I’ve spent a lot of time over the years with hardware vendors and software publishers, thrashing through ideas about what customers really want. No matter how cynical we get when a new product comes to market with painful lapses, vendors really do try hard to anticipate and accommodate even our most eccentric needs and wants.
Sometimes, though, conventional thinking produces depressingly conventional results. New products land on our desks boasting answers to questions we’ve never asked and features at odds with our real needs.
This was brought home forcefully for me last week, when I was discussing product-support plans with a product manager at a vendor about to introduce a hot new laptop.
Once users come to rely on a lap machine, they really rely on it — so getting a broken laptop fixed quickly is a big issue.
(If you doubt that, just ask Toshiba: After years of building a superb reputation for fast, reliable computer repairs service, Toshiba late last year saw that reputation collapse, when parts shortages threw them months behind on repair work.)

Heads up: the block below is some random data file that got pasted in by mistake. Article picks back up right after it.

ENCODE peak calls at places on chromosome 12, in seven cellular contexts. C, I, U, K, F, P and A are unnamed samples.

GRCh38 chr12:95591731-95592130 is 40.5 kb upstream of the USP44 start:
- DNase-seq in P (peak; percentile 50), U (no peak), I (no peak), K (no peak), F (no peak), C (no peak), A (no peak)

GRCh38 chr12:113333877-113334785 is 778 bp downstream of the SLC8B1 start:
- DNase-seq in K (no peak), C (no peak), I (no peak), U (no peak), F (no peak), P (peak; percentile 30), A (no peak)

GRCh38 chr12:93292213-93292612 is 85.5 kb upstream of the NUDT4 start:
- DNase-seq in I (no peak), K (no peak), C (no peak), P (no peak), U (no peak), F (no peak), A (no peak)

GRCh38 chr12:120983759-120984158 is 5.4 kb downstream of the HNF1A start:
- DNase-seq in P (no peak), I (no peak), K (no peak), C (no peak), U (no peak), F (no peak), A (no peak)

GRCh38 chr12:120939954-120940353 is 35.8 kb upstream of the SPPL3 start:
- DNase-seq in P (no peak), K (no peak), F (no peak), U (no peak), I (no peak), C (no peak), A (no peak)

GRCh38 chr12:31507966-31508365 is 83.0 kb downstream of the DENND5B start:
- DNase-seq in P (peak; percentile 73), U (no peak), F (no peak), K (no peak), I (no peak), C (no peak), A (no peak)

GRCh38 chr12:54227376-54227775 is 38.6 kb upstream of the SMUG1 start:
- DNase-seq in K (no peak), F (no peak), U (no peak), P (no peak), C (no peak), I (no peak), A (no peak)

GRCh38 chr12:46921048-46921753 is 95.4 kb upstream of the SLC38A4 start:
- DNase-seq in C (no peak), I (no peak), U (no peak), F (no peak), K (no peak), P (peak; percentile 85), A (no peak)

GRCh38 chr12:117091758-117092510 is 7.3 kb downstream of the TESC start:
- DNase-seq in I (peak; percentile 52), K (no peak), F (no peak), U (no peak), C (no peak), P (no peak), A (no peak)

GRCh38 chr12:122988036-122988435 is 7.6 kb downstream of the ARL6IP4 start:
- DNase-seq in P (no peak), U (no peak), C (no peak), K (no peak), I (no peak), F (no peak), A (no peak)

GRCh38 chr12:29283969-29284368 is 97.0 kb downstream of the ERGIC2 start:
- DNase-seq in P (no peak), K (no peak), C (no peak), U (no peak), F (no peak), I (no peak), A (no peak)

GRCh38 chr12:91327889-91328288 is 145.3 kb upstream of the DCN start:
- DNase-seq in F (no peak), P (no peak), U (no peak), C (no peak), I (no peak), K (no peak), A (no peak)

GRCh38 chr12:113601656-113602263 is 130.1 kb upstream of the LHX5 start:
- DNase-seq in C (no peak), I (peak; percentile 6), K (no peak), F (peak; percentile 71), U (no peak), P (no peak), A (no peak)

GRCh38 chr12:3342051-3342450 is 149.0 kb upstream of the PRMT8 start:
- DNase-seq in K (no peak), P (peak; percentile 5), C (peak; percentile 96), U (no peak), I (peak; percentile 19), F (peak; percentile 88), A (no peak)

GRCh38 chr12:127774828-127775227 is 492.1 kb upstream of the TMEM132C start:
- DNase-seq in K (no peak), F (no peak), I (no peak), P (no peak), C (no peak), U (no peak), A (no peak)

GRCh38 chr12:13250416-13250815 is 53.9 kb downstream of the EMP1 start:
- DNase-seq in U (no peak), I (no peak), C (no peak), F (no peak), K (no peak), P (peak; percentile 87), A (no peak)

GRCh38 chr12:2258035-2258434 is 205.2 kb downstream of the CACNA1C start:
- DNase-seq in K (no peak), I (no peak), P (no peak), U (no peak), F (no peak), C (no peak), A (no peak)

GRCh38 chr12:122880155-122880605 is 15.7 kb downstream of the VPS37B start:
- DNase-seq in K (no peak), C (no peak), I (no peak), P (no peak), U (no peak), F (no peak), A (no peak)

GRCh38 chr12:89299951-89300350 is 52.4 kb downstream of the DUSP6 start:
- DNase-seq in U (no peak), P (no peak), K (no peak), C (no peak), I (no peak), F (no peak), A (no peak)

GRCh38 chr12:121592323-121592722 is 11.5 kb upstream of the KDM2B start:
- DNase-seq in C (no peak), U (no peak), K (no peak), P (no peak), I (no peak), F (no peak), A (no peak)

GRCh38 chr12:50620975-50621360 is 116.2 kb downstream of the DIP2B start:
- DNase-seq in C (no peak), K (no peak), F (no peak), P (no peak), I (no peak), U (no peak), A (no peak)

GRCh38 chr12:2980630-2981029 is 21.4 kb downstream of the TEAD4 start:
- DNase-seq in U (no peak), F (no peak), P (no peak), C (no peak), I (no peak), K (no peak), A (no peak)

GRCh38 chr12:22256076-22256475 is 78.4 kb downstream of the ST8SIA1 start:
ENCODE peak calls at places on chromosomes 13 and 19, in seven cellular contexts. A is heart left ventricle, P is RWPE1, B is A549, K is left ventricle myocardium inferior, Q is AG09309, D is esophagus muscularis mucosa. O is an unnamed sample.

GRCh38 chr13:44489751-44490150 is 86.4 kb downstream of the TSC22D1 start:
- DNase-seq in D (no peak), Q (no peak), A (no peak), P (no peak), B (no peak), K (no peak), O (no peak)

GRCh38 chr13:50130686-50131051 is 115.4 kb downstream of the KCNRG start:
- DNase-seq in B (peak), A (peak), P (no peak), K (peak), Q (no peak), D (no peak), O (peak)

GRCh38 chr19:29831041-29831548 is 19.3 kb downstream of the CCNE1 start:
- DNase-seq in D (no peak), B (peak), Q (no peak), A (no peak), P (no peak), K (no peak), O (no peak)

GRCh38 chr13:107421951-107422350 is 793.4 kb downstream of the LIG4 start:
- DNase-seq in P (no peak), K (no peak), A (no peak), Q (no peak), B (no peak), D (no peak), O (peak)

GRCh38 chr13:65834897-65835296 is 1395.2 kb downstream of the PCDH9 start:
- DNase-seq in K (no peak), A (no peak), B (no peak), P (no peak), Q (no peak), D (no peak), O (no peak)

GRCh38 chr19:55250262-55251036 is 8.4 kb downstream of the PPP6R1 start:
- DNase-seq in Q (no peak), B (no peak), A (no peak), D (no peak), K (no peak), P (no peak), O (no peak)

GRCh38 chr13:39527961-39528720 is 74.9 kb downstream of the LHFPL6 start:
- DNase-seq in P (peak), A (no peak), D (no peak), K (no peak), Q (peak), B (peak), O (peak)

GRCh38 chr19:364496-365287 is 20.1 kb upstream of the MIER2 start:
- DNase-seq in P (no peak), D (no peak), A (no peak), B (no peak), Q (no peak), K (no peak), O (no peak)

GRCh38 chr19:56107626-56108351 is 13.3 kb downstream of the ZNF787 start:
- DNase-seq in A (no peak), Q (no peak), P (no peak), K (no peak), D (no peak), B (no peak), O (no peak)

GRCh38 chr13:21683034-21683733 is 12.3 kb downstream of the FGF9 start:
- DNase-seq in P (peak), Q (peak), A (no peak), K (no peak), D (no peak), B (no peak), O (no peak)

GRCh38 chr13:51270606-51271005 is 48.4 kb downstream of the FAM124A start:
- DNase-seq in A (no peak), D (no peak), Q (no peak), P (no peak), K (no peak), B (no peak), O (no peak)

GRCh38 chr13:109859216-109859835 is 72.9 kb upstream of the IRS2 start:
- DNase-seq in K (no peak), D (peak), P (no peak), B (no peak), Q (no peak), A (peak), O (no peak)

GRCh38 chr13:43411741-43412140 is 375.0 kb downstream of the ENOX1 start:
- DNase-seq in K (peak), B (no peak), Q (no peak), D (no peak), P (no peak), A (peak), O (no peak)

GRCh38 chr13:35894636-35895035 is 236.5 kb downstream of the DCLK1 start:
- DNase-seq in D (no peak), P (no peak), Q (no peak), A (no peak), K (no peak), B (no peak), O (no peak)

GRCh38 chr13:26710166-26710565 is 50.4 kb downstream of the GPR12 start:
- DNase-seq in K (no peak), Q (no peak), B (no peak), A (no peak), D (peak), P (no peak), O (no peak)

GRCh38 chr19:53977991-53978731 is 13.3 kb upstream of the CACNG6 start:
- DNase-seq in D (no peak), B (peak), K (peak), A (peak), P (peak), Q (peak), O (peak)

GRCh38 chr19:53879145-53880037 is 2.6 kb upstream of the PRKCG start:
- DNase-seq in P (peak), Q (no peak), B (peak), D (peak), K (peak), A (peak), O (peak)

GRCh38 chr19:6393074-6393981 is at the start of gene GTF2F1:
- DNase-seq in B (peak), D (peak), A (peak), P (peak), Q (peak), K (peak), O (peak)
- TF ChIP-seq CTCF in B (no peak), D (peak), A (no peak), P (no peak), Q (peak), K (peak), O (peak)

The product manager broke into a big grin when I brought up the issue of repair service for the new laptop. No problem: They were going to offer as a premium-priced option a machine-swap program, under which they’d ship the owner of a broken machine a loaner even before the defective one was returned.
A wonderful idea, I responded — at first blush. But about three years out of date.
He was floored. Was I kidding? They were very proud of this one. It was a state-of-the-art idea; it was a new level of commitment; it was . . . obsolete.
Because hard disks are now commonplace on laptops — and his machine comes only with a hard disk — the offer of a loaner when a PC breaks isn’t very practical anymore. In virtually every case, the data, and maybe the programs the owner of that broken computer needs, are found only on the hard disk in the broken machine.
What users really need is fast turnaround service, not a loaner that has neither the owner’s programs nor data.
Loaner PCs, especially loaner lap machines, are an idea whose time has passed.